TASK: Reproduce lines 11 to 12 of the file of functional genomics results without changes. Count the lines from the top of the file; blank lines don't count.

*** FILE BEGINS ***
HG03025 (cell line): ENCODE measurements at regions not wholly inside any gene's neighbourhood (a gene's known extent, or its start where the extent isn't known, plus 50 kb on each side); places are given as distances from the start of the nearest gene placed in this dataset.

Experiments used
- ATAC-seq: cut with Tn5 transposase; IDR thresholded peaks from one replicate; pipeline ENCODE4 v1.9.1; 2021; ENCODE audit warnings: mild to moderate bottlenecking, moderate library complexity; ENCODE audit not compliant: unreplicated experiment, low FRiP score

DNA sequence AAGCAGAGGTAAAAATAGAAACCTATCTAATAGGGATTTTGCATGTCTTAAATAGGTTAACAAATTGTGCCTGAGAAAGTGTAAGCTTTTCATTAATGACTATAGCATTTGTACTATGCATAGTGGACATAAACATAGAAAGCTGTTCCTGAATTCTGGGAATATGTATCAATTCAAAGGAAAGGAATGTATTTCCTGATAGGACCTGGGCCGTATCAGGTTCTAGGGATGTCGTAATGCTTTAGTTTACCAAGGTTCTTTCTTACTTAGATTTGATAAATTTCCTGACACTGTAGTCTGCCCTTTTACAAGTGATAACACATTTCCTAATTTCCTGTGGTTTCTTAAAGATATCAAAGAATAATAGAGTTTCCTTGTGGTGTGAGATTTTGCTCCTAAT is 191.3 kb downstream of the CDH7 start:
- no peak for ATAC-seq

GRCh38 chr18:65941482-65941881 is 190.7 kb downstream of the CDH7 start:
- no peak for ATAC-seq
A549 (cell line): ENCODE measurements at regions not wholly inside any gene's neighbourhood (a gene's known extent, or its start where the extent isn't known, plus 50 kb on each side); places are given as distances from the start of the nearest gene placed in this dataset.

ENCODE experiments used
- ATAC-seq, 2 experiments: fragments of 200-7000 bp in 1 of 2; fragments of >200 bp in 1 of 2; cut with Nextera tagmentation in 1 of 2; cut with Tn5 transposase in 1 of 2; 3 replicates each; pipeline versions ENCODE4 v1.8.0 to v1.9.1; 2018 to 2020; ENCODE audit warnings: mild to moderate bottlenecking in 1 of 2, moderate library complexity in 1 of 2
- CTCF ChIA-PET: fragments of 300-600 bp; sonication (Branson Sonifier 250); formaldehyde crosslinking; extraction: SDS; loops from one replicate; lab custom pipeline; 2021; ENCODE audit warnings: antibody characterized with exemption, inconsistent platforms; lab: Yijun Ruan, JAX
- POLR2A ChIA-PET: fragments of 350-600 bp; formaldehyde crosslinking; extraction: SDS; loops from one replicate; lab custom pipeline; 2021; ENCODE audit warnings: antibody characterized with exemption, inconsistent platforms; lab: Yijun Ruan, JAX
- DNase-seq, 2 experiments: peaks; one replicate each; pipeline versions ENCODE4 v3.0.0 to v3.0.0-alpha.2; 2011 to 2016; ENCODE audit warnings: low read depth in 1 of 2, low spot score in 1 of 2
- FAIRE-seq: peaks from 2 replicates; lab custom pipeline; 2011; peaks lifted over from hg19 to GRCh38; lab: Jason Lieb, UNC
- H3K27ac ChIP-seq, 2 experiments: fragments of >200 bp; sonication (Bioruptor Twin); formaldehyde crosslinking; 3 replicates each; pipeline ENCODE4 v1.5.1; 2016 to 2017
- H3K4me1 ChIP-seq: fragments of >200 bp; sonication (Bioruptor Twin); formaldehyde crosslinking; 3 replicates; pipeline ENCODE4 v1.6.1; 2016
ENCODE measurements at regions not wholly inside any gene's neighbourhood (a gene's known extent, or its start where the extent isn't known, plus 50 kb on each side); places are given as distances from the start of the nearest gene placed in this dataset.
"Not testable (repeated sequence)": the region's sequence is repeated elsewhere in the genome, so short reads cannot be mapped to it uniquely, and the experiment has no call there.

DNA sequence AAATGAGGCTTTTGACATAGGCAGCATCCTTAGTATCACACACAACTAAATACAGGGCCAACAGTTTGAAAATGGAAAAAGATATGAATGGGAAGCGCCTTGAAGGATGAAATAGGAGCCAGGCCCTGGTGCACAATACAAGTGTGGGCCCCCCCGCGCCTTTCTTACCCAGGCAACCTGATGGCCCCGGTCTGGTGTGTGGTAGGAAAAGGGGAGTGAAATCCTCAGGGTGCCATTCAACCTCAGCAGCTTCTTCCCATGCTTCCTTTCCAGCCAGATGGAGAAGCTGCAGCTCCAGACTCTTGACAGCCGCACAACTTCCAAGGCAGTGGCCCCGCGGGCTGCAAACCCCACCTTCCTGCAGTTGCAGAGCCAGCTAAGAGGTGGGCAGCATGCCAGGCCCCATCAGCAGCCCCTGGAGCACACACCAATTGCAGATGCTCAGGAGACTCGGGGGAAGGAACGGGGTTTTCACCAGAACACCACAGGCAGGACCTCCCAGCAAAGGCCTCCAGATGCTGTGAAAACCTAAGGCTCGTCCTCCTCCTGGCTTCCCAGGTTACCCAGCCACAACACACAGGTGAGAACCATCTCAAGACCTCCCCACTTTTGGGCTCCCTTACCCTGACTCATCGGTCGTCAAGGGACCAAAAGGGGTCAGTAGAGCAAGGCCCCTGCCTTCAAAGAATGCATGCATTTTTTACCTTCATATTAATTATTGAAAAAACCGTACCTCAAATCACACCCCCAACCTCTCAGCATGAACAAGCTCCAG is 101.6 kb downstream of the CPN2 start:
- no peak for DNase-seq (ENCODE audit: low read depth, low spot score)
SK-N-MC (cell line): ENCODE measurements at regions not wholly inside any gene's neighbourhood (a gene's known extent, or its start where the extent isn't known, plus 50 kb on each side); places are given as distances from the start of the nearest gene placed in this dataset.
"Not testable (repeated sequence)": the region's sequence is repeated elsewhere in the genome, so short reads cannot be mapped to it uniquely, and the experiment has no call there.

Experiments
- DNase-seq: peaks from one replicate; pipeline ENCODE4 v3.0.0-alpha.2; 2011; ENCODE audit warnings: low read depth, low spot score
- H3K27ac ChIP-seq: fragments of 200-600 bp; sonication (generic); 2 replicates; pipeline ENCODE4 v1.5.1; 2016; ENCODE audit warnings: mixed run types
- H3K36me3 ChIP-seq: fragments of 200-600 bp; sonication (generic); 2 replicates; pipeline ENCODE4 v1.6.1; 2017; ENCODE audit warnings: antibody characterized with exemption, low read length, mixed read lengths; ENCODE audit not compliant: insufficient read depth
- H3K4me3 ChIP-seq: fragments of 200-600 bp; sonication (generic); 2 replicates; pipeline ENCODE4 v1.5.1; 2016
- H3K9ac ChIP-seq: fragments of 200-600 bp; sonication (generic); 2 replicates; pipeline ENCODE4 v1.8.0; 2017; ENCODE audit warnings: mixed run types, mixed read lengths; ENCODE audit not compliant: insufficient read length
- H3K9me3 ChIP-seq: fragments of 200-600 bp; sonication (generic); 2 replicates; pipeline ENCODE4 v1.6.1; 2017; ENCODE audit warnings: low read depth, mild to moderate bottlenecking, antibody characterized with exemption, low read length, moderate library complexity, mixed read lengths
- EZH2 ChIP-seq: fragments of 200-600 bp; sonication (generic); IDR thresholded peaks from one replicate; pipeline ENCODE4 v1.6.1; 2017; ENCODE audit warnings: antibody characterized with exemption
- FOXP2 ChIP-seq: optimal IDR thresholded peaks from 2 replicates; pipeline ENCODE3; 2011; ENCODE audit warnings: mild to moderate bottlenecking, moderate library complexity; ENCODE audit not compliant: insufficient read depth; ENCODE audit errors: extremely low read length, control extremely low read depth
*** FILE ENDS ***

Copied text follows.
- CTCF ChIA-PET: fragments of 300-600 bp; sonication (Branson Sonifier 250); formaldehyde crosslinking; extraction: SDS; loops from one replicate; lab custom pipeline; 2021; ENCODE audit warnings: antibody characterized with exemption, inconsistent platforms; lab: Yijun Ruan, JAX
- POLR2A ChIA-PET: fragments of 350-600 bp; formaldehyde crosslinking; extraction: SDS; loops from one replicate; lab custom pipeline; 2021; ENCODE audit warnings: antibody characterized with exemption, inconsistent platforms; lab: Yijun Ruan, JAX